The Northwest Film Center has a pair of cinema series on tap over the next few weeks that couldn't be more unlike one another. The Eric Rohmer retrospective, which began last weekend, offers a plethora of sophisticated, conversational, intellectual films. Wonderful stuff, but it's also the same sort of pre-canonized, aesthetically safe material that gets lapped up like cappuccino by the Silver Screen Club set, who enjoy the feelings of self-satisfaction and inclusion that come from such programming.

On the far side of our sun, though, forever hidden from Earth's view, lies a Bizarro planet whose West Hills patrons gleefully fund an arts organization that shows nothing but the films of Kinji Fukasaku. Somehow, these films have managed to slip through a dimensional portal of some sort and land smack in the middle of our desolate spring movie landscape.

I'll make it clear: DO NOT MISS THESE FILMS. You will be fascinated, repulsed, and thrilled by them in the short term, and in the longer view, the more tickets sold to this series, the greater chance the Film Center will indulge in similarly adventurous scheduling in the future.

My editors tell me that you might want to know a bit about Mr. Fukasaku and his films before slapping down your hard-earned cash for a night's entertainment. Well, for those who don't blindly trust my recommendations, read on--and don't come crying that you weren't warned.

Hardly known on this side of the Pacific, Fukasaku has enjoyed a prolific career in Japan for the last four decades, building a reputation with his savage, perverse take on Japanese gangster, or yakuza, films. As someone who came of age during and just after World War II (he was born in 1930), Fukasaku shows a not-unexpected fascination with Japan's postwar environment.

The typical Fukasaku yakuza film (say that five times fast!), it seems, is set in the period of American occupation, just after the war's disgraceful and dispiriting end. The landscape traversed by the sadistic antiheroes is one of utter destruction, strewn with debris and polluted to no end. This physical chaos is mirrored by the lack of a moral center in the characters' lives, which is itself a reflection of the larger despair in Japanese society brought on by the unthinkable reality of unconditional surrender and the proof of the Emperor's fallibility.

Apart from such deep sociopolitical content, though, there's a nonstop barrage of beatings, stabbings, chases, torture, cannibalism, and rape to keep things really interesting. Strangely, though, Fukasaku is generally engaged in making a more civilized point while showing this bestial behavior, be it the futility of war or the need for loyalty within families (both real and criminal ones).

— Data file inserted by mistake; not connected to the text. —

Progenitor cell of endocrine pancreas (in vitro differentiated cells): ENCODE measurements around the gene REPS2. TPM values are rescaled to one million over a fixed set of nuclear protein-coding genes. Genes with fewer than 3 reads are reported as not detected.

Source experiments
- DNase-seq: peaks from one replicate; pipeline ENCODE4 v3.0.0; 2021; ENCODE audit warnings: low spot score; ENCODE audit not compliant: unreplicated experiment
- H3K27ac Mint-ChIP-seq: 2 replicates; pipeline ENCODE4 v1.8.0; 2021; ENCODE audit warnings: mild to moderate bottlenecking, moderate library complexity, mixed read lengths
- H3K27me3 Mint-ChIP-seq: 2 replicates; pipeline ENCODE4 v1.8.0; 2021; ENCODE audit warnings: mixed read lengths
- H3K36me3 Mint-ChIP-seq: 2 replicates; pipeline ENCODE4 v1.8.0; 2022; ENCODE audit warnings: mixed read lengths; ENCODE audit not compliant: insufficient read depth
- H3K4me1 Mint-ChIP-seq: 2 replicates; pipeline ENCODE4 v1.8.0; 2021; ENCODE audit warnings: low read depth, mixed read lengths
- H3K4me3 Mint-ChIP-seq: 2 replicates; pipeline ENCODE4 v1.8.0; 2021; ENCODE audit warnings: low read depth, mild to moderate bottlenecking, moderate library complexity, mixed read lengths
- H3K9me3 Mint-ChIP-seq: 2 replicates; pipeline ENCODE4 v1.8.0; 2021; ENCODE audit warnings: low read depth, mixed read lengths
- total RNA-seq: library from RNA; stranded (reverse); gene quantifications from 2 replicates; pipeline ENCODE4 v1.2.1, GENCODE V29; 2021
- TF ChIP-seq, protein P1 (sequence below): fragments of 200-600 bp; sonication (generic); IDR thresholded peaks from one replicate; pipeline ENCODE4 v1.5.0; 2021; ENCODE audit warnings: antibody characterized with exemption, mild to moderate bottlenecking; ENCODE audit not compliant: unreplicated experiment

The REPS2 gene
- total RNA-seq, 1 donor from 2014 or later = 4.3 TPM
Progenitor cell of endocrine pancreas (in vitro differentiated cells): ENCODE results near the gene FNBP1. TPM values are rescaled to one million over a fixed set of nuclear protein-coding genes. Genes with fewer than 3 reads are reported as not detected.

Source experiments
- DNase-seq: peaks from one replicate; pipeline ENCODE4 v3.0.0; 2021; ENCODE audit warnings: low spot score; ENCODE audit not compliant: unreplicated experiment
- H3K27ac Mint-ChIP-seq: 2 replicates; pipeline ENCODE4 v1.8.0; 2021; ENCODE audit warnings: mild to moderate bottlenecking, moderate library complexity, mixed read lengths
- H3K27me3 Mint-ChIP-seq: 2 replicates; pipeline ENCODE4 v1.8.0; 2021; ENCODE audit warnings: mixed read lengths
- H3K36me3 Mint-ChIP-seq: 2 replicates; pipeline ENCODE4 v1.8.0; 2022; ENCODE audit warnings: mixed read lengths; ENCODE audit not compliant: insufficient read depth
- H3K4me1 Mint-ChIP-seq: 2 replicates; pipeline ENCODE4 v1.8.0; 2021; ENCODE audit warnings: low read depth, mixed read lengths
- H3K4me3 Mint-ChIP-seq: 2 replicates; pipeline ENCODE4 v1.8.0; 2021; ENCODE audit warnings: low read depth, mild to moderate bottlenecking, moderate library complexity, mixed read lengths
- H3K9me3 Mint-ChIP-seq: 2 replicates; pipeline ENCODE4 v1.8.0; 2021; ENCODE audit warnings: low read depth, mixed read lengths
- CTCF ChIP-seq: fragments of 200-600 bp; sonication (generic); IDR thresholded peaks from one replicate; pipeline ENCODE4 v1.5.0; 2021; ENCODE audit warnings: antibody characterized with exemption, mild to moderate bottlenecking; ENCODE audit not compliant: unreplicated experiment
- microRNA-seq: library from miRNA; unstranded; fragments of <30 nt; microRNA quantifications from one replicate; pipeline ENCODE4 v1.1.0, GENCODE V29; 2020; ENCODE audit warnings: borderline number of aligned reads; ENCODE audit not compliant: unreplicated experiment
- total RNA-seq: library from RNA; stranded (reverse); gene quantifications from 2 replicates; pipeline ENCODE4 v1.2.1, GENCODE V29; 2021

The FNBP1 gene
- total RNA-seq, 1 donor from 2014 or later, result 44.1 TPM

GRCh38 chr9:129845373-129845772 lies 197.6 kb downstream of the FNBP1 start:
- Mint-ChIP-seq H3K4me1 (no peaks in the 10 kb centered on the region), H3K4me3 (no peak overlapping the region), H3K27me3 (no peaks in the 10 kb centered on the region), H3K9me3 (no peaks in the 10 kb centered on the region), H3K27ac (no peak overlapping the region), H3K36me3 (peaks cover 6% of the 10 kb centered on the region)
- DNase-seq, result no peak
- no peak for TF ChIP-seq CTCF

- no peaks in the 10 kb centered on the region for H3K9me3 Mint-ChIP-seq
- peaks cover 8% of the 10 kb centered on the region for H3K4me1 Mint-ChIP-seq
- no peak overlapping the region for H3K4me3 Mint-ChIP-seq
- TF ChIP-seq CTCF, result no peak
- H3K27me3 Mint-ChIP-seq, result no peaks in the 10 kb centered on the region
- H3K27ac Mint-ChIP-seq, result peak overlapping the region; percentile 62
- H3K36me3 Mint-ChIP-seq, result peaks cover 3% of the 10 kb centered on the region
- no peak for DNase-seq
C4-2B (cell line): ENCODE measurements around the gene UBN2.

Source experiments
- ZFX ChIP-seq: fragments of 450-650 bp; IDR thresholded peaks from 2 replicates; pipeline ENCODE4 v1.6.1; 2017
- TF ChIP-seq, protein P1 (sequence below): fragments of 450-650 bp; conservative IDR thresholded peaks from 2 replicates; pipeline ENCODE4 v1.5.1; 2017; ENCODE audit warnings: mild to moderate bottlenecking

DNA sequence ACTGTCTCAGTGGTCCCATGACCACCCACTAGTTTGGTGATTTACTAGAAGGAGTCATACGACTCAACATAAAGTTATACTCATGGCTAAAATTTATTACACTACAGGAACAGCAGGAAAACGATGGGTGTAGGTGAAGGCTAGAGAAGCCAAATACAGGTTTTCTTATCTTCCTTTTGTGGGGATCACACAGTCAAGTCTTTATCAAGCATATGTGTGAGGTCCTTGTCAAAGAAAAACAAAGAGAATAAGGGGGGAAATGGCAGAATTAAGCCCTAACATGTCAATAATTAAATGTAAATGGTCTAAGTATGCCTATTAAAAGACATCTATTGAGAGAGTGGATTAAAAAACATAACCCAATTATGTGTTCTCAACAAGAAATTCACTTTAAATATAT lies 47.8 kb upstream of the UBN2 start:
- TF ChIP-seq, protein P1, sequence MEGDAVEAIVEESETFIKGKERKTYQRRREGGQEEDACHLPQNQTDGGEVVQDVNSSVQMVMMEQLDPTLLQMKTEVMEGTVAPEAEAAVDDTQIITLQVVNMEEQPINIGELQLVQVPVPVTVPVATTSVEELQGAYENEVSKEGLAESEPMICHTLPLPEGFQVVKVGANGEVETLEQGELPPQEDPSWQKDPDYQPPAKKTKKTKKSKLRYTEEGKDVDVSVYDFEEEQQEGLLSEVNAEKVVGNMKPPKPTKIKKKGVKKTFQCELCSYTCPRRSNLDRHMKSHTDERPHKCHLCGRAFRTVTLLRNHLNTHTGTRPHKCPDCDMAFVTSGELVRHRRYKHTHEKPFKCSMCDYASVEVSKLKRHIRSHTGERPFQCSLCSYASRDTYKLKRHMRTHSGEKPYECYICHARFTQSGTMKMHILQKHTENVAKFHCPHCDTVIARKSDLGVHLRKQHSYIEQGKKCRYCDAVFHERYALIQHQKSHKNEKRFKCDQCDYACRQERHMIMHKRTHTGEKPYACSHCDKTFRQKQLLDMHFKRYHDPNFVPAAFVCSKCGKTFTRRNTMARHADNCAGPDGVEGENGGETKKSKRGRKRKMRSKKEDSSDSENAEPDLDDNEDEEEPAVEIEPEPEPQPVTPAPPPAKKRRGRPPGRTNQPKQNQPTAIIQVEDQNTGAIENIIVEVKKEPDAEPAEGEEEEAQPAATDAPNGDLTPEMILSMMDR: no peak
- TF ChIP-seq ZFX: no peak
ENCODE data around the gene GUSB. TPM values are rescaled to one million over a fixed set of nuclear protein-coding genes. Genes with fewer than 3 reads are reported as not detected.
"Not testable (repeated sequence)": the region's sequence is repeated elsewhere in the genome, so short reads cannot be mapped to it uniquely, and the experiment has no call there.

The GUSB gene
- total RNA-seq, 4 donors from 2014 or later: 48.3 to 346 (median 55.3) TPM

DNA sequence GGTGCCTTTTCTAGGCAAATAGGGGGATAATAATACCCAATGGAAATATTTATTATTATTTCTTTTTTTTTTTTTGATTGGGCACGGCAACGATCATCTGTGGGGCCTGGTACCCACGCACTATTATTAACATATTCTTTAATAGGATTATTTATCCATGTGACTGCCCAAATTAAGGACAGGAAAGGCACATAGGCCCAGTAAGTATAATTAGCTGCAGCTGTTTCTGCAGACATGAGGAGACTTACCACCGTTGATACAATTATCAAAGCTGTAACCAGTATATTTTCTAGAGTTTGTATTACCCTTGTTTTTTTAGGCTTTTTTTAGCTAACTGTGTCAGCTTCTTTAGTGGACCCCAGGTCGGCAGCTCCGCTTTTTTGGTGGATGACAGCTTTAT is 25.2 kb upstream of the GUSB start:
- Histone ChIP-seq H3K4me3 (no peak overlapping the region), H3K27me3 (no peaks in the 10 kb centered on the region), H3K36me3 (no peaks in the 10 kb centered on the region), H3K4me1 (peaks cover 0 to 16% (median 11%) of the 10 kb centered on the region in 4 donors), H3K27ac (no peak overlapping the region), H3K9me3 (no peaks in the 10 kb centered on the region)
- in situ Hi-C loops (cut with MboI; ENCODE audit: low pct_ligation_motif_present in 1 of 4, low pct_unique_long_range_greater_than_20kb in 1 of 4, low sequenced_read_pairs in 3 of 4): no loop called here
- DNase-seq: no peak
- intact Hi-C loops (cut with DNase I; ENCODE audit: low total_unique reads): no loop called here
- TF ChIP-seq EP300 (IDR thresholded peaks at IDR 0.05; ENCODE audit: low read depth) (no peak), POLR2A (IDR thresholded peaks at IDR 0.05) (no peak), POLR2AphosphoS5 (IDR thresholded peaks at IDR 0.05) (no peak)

Stylistically, Fukasaku throws the whole cinematic enchilada on screen, filling the Cinemascope picture with movement and detail, utilizing freeze-frame, slow-or fast-motion effects, different film stocks, colored lenses, and more, all with a rationale that relates to story or character.

The series kicks off Friday night with a screening of what is probably Fukasaku's best-known film in the States, and the only one to have been released on video, Black Lizard. It's a fairly atypical effort, but riveting in its weirdness nonetheless. Japan's Number One Detective is hired to protect the daughter of a wealthy jewel merchant from kidnapping by the eponymous master criminaless, a flamboyant femme fatale (played in drag) with a penchant for snake-throwing henchmen and "dolls" made from her victim's bodies. Colorful, campy, and surreal, it also features famously bizarre Japanese novelist Yukio Mishima as one of the Lizard's human statues.

Only a smattering of the films were available for screening by press time, so we'll have to assume that Saturday night's flick, Battles without Honor and Humanity, lives up to its hype as "One of the 20 Best Japanese Films of All Time." Under the Fluttering Military Flag (aka Under the Flag of the Rising Sun) is another departure of sorts, although the echoes of war still ring loudly in this tale of a war widow who seeks, 25 years later, the details of her husband's death. An indictment of bureaucracy and an ode to Japan's millions of war dead, it still manages to make room for several ultraviolent flashbacks to wartime New Guinea.

Graveyard of Honor and Humanity (March 31) is a case study in obeying the rules, even if you're a gangster. Hotheaded sociopath Rikio Ishikawa joins the yakuza during the war, but his complete lack of restraint sends him down a path of insane violence, cheap sex, and heroin addiction. Wolves, Pigs, and People (April 7) merits a circled calendar date; it's a supercool tale of dishonor among three crooked brothers, the youngest of whom heads a gang of teens whose idea of a good time is to head into town to "rob a citizen and hear some cool jazz." Damn, this stuff rocks.